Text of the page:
Complex 3D Time

Can complex number theory be applied to time? Would a “complex time” component would effectively turn a time line into a time plane (or time volume?) possibly allowing for multitasking?

complex wall clock

Here’s my wall clock. Again. I ‘introduced’ it and its angle on warped space time in this post back in October 2013. That’s not really that long ago, but the clock’s given up the ghost now and moved on to places and times beyond the ken of humankind.

I admit it – I’m playing with your perspective here! Naturally the wall clock’s off the wall, but it’s also been in the hands of my young daughter (after the time of death! 😉 )

Do you ever have time on your hands? My daughter did – and this is how my clock looks from another angle after she’d finished with it.

My old knackered clock

Her child’s play got me thinking about the ‘normal’ movement of hands around a clock. What if they could move not only clockwise on the plane of the clock face, but also in the third dimension?

It sounds like it might be complex…

Complex time

Time moves linearly – usually forwards – hence we have a time line. We also have number lines (also linear) which range from lower integer values, through real numbers to the next highest integer, and so on. Or in reverse if we count backwards.

Linear number line
Linear number line (image credit: www.math.tutorvista.com)

But perpendicular movement is possible on the number line – “complex numbers” (multiples of the square root of minus 1, often denoted by i or j) explain a deviation away from the time line along the “imaginary axis”.

Complex numbers provide perpendicular movement
Imaginary numbers (denoted j) provide a way for perpendicular movement away from the number line (real axis) (Image credit: http://cnx.org)

So can complex number theory allow for a similar methodology to be applied to time? Can there be a “complex time” component which effectively turns a time line into a time plane? Or a time volume?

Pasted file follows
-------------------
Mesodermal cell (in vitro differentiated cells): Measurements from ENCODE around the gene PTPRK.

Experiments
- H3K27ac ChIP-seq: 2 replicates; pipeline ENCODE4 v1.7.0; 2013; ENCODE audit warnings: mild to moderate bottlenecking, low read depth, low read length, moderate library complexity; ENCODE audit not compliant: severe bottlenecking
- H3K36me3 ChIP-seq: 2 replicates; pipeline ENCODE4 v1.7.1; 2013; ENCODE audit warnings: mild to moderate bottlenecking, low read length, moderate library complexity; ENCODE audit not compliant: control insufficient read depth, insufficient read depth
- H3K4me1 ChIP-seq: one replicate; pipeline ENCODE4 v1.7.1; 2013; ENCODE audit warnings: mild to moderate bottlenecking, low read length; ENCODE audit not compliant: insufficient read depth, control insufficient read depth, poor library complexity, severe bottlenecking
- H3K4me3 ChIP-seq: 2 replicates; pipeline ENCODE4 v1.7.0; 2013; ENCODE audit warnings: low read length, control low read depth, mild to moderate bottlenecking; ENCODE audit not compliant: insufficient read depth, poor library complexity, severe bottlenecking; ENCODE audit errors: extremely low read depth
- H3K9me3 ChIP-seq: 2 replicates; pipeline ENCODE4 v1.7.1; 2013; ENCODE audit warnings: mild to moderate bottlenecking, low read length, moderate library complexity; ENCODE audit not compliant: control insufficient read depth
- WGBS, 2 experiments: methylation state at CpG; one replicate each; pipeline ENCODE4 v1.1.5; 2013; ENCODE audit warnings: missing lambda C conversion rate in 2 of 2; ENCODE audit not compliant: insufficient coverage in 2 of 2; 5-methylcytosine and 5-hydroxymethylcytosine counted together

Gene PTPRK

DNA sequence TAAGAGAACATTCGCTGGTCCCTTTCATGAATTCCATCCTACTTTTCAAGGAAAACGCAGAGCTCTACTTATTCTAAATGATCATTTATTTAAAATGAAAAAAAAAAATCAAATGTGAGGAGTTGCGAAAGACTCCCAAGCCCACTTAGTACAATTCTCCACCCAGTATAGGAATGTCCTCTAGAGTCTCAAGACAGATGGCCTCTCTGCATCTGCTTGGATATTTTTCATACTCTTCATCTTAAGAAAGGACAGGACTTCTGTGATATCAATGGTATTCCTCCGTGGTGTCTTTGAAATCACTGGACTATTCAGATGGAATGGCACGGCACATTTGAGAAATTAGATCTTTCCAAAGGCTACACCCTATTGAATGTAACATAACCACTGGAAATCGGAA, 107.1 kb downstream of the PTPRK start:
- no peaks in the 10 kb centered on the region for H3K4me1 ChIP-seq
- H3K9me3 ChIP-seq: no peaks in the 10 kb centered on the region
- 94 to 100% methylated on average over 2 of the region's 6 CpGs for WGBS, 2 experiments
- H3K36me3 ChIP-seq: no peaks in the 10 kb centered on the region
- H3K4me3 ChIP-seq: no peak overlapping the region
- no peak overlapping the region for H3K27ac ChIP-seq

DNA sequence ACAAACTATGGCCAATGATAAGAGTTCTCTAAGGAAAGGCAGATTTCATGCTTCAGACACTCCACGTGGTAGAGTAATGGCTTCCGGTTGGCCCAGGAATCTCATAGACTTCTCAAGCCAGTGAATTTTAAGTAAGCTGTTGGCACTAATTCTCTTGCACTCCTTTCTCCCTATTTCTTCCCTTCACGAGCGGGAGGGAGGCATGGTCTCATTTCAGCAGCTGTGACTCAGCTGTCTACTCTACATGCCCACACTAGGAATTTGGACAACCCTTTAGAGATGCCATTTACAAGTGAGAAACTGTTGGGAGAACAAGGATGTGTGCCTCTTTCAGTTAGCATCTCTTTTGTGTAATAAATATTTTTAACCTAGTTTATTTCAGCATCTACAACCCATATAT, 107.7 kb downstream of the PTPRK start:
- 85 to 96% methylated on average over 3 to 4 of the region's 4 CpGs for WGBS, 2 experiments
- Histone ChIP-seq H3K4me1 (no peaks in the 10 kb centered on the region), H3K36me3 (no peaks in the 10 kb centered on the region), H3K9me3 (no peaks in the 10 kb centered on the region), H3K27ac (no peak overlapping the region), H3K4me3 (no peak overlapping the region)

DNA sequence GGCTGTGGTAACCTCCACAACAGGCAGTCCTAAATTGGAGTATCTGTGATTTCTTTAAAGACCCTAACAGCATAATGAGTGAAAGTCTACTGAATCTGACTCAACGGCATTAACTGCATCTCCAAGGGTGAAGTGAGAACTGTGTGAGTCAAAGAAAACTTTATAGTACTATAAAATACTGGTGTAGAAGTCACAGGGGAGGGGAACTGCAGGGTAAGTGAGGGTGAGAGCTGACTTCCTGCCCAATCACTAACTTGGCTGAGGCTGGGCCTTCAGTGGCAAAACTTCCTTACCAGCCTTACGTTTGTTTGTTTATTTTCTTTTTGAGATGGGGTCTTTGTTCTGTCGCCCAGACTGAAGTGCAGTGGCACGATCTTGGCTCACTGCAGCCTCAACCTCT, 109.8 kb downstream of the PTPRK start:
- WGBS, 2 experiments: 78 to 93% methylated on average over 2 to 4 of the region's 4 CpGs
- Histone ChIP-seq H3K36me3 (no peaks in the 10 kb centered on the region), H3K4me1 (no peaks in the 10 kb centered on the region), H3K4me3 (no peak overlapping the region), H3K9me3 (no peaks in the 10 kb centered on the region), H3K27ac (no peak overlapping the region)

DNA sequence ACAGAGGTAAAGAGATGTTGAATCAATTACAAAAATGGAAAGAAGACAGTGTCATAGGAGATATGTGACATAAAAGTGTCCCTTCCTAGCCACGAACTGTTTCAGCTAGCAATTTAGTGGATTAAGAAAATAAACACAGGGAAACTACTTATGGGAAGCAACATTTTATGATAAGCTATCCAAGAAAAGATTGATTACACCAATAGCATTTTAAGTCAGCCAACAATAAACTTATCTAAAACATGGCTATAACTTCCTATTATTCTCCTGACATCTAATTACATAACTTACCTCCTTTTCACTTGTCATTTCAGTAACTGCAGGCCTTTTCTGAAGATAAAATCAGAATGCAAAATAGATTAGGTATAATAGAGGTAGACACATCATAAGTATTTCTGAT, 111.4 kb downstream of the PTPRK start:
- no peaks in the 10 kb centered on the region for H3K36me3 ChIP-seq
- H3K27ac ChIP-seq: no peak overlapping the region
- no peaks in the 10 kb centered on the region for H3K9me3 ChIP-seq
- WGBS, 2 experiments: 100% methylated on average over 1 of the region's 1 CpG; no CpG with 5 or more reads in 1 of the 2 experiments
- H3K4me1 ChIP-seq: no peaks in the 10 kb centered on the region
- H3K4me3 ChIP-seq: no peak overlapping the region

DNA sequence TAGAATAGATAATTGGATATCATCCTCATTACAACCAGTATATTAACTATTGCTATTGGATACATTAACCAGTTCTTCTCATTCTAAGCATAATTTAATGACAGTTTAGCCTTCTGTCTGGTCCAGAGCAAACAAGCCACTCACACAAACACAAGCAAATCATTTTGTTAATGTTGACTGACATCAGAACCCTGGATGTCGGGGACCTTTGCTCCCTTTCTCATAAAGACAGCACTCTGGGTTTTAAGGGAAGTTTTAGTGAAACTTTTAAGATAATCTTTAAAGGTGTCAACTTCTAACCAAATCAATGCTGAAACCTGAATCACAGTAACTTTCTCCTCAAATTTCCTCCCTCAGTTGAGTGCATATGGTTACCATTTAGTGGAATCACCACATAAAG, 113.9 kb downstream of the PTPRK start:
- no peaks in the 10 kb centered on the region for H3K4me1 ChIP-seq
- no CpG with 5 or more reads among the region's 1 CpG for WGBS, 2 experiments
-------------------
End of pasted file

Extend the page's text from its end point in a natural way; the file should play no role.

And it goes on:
complex time is similar to a sundial

Admittedly, this might look a little like a sundial with pturned hands casting time shadows across the clock face area.

I remember watching a lunar eclipse and someone nearby mentioned that this was the largest shadow that there was. Being keen on astronomy (and a nerd with no social skills) I was compelled to mention that actually the shadow on the moon was just a 2D image of the 3D shadow of the Earth which projected into space and struck the moon.

Perhaps as sundials signaled the advent of clocks and telling the time, they may also signal the beginning of an understanding multi-dimensional time.

Now, I’m not a mathematician but is this idea of complex time something which can be worked out further?

is complex time the solution for multitasking?
Is complex time the solution for multitasking? (Image credit: www.moebiusnoodles.com)

Practically speaking I’m guessing the realisation of complex time into the real everyday world would be something similar to multitasking (something my wife’s good at).

Worth a try, surely? Is 3D time so complex? Or is it just child’s play? 😉

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A unique signature of time